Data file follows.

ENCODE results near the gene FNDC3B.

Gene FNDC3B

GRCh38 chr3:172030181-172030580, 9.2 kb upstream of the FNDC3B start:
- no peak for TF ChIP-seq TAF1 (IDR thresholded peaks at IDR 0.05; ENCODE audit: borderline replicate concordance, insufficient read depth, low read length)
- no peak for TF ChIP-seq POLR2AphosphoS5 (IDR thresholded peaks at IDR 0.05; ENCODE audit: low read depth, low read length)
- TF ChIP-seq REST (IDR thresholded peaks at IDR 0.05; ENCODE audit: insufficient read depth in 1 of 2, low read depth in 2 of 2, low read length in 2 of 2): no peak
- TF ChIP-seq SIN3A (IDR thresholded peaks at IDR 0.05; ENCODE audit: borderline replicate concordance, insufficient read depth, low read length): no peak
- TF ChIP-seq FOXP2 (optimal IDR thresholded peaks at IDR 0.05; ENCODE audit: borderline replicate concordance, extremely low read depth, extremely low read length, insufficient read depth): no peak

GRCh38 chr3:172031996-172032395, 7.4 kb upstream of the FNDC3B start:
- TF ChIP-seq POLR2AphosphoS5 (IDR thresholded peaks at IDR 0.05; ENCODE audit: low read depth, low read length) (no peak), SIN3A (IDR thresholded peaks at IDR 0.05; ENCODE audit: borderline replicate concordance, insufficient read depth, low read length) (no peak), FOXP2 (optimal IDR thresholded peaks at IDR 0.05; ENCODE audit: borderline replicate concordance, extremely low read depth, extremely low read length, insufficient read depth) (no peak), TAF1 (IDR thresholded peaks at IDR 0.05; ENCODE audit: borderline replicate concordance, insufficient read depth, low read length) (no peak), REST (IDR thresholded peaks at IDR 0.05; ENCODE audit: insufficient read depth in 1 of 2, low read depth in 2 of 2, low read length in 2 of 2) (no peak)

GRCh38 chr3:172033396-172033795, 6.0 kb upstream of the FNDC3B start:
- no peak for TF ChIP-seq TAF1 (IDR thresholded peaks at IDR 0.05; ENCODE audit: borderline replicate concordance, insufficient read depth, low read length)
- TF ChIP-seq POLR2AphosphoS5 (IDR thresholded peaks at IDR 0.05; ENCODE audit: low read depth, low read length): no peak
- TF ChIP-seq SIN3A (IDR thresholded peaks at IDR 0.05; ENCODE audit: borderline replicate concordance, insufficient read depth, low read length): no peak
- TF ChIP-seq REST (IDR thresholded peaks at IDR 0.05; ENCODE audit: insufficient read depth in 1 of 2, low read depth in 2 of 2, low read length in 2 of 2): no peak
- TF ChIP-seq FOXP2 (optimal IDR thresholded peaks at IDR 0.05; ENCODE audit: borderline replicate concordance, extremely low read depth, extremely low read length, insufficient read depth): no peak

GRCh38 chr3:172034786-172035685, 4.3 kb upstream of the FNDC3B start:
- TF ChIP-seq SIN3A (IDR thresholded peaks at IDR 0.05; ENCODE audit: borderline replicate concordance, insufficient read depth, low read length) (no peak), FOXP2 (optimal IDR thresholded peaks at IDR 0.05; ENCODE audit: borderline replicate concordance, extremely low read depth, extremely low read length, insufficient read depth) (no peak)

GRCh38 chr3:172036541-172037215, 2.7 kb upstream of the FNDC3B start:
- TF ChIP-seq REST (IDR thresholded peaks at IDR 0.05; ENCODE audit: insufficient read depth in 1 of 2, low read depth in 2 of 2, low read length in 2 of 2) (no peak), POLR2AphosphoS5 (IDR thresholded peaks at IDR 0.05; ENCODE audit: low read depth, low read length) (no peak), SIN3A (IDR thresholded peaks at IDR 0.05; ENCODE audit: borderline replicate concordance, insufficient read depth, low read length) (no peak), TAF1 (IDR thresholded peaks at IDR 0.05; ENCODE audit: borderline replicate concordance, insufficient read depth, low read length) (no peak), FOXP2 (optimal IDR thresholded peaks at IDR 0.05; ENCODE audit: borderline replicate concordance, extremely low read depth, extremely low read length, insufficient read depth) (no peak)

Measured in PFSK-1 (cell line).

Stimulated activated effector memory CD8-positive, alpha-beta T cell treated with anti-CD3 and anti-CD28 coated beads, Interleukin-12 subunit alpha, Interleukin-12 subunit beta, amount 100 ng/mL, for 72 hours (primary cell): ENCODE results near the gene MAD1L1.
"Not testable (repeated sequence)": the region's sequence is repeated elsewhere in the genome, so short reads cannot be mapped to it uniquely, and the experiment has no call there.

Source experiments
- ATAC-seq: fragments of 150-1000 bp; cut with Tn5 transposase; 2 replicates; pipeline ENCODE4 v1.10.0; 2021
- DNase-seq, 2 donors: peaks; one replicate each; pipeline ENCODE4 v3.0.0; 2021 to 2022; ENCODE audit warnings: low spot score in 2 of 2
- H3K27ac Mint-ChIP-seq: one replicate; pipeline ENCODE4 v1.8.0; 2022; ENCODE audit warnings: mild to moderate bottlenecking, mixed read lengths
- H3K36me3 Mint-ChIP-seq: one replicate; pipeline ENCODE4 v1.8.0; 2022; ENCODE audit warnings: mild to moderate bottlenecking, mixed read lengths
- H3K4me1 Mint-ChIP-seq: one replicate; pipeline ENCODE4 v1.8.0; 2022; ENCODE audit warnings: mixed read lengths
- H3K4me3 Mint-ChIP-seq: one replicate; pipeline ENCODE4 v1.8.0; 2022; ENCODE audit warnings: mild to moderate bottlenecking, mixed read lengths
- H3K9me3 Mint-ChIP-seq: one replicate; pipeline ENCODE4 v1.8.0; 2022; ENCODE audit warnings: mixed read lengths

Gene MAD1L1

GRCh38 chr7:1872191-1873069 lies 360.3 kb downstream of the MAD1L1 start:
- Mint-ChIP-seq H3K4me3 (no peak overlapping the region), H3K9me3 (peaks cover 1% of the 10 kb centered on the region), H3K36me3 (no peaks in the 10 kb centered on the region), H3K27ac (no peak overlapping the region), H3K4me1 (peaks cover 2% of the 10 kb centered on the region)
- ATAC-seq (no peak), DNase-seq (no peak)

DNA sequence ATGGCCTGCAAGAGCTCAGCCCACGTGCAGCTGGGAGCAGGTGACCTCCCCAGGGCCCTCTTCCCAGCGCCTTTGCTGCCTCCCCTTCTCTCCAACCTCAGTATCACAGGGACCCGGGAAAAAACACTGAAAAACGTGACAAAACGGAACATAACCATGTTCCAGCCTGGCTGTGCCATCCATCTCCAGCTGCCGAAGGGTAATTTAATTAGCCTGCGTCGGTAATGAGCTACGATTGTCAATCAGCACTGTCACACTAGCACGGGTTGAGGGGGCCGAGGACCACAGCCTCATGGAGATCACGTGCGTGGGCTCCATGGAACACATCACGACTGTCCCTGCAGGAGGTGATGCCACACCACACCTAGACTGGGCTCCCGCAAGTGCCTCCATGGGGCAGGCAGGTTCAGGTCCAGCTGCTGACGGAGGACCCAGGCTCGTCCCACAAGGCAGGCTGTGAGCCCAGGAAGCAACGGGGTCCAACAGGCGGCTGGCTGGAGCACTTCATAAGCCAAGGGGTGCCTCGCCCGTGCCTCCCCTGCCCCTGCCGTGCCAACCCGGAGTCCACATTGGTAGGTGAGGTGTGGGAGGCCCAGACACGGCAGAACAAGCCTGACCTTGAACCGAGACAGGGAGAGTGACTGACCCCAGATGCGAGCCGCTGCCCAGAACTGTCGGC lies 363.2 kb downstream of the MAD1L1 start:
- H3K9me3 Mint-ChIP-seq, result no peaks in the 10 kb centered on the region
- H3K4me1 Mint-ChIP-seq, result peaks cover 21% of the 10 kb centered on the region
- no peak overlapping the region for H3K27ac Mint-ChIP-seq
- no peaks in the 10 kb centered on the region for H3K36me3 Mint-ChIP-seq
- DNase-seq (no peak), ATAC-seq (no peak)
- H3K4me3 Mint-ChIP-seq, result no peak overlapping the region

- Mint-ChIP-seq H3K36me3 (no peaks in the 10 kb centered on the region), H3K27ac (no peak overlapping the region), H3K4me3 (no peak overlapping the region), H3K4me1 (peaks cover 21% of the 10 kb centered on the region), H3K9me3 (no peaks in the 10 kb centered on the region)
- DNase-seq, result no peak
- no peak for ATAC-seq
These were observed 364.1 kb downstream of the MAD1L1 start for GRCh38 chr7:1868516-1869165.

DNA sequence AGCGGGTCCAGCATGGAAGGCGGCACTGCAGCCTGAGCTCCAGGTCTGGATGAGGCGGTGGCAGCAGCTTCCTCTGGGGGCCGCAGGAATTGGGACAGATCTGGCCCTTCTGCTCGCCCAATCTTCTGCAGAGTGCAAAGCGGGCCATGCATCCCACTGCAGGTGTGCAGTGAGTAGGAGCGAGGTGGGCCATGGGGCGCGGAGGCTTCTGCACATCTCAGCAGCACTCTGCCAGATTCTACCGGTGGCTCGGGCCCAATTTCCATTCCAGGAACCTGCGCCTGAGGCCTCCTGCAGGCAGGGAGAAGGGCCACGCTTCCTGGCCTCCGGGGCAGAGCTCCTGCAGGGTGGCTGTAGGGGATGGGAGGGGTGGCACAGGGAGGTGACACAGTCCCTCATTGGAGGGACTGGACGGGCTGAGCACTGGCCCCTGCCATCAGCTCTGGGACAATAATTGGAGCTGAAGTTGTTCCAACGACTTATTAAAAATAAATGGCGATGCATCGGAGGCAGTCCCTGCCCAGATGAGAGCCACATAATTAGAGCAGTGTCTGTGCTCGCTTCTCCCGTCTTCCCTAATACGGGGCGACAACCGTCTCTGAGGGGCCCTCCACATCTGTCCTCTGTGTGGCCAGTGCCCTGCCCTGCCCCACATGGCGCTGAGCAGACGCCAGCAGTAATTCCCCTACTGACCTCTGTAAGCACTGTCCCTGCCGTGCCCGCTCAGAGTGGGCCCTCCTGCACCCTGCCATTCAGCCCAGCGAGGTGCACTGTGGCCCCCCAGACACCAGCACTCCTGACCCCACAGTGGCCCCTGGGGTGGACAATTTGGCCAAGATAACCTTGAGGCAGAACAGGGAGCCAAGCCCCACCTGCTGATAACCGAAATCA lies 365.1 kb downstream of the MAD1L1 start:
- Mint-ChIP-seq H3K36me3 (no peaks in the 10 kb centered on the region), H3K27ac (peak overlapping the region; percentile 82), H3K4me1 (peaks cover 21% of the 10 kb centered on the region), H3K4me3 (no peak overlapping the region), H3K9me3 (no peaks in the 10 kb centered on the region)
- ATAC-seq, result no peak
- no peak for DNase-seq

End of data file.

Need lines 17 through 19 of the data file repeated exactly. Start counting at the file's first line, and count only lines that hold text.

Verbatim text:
GRCh38 chr3:172034786-172035685, 4.3 kb upstream of the FNDC3B start:
- TF ChIP-seq SIN3A (IDR thresholded peaks at IDR 0.05; ENCODE audit: borderline replicate concordance, insufficient read depth, low read length) (no peak), FOXP2 (optimal IDR thresholded peaks at IDR 0.05; ENCODE audit: borderline replicate concordance, extremely low read depth, extremely low read length, insufficient read depth) (no peak)

GRCh38 chr3:172036541-172037215, 2.7 kb upstream of the FNDC3B start: